OBJECTIVE: To review clinical information on the incidence and causes of hyponatremia (defined as a serum sodium level <130 mEq/L), the most common electrolyte abnormality seen in general hospital patients, and to discuss the diagnosis and treatment of hyponatremia in relation to these factors. DATA SOURCES: Primary sources and review articles were identified via MEDLINE (1981-July 2003) for entries on hyponatremia. We limited the search to specific topics including incidence, risk factors, diagnosis, treatment, and clinical disorders and medications associated with hypotonic hyponatremia. STUDY SELECTION AND DATA EXTRACTION: All of the articles identified were evaluated, and relevant and representative information was included in this review. DATA SYNTHESIS: Hyponatremia can result from several disease states, injury, surgery, physical exercise, or the administration of certain drugs (e.g., antidepressants, antiepileptics) and is associated with advanced age. Drug-induced hyponatremia is often asymptomatic and usually resolves following water restriction and monitoring of medication. Symptoms of hyponatremia are primarily neurologic; the principal danger of hyponatremia relates to effects on central nervous system function due to changes in brain size. CONCLUSIONS: Although hyponatremia can be a serious condition, appropriate measures for the management of at-risk and affected patients will lead to full recovery in most cases.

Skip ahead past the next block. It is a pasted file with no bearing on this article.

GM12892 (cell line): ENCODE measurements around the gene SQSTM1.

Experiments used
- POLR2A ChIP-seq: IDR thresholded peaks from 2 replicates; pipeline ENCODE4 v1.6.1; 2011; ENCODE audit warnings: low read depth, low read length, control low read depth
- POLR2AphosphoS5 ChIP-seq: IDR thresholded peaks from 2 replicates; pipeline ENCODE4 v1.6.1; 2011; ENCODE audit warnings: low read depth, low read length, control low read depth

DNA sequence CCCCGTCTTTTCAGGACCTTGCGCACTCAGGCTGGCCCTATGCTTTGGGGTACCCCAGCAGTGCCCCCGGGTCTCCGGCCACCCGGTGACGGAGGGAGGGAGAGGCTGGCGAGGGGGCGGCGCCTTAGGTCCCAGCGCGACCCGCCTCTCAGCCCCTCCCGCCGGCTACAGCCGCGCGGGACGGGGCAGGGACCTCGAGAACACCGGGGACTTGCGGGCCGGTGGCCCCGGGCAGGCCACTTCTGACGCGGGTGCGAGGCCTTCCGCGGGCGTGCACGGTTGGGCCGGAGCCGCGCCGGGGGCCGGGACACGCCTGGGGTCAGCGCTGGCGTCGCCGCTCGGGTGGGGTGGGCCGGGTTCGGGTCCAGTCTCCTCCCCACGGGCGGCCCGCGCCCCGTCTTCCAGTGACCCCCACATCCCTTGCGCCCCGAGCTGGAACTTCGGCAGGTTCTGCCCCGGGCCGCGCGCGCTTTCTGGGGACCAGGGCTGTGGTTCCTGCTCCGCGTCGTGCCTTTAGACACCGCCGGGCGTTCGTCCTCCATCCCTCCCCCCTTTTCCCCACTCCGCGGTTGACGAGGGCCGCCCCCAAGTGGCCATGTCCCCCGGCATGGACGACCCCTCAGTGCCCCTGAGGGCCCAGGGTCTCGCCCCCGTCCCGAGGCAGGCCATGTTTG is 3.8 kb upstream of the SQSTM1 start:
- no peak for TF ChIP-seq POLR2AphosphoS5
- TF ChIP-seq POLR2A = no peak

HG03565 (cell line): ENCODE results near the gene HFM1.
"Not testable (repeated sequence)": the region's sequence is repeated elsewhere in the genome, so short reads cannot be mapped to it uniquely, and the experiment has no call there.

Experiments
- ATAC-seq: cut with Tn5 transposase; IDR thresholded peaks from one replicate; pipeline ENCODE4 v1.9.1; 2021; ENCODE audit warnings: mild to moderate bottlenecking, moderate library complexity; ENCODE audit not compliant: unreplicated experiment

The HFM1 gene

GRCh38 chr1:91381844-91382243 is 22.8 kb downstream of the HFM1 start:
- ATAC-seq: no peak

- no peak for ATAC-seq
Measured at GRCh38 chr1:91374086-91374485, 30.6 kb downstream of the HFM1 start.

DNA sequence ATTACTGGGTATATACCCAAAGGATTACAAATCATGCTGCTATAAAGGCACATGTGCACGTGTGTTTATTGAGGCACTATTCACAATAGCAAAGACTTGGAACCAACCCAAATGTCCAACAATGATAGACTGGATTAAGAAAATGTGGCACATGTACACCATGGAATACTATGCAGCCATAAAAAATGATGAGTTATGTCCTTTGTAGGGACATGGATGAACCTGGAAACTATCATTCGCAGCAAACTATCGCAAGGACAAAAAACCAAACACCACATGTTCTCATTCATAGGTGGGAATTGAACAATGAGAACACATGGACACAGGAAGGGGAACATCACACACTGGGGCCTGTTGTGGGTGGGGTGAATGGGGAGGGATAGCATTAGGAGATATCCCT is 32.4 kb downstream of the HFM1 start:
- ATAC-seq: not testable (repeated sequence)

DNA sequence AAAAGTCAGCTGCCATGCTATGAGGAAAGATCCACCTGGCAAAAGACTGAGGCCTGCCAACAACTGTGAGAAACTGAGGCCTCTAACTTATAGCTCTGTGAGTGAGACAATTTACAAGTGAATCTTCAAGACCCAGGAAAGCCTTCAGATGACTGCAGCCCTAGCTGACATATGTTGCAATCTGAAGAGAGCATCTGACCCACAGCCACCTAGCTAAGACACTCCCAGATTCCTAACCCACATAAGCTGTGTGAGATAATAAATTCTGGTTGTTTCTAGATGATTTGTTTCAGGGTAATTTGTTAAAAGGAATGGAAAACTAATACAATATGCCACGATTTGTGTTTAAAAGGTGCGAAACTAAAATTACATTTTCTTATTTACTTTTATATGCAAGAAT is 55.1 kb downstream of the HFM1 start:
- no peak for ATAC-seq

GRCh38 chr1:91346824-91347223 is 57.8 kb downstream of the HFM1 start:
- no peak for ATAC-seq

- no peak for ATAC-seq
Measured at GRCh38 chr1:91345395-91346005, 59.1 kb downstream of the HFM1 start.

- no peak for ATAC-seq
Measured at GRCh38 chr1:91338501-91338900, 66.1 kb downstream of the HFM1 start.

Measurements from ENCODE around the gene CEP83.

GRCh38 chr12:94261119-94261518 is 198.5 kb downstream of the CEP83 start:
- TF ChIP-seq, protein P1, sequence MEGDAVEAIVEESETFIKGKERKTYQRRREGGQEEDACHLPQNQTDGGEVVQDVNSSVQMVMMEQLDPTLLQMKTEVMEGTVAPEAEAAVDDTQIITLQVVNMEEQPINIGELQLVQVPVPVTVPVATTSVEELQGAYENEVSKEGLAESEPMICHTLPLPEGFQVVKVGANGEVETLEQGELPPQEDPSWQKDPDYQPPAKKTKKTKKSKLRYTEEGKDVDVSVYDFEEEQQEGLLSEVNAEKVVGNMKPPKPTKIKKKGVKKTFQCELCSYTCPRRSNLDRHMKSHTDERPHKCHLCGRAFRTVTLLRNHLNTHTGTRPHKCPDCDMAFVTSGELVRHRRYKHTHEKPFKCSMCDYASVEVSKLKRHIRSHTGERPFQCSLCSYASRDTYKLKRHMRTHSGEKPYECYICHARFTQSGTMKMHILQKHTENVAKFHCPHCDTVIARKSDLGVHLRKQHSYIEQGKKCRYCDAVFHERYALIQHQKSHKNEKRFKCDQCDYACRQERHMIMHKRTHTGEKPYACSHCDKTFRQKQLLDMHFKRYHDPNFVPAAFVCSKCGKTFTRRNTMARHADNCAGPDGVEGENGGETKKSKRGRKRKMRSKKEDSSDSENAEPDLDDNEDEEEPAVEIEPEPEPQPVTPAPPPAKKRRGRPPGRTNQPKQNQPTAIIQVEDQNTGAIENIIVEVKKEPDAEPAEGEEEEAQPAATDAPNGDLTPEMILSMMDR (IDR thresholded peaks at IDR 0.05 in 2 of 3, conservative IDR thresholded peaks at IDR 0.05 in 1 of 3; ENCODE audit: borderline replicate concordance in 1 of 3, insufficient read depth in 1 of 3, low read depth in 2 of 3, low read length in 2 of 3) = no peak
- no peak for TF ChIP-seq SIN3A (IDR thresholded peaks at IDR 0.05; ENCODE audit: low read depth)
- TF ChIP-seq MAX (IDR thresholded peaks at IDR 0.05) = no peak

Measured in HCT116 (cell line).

- Antidiuretic hormone
- Arginine vasopressin
- Desmopressin acetate
- Nonsteroidal antiinflammatory drug
- Syndrome of inappropriate secretion of antidiuretic hormone
ASJC Scopus subject areas
- Pharmacology (medical)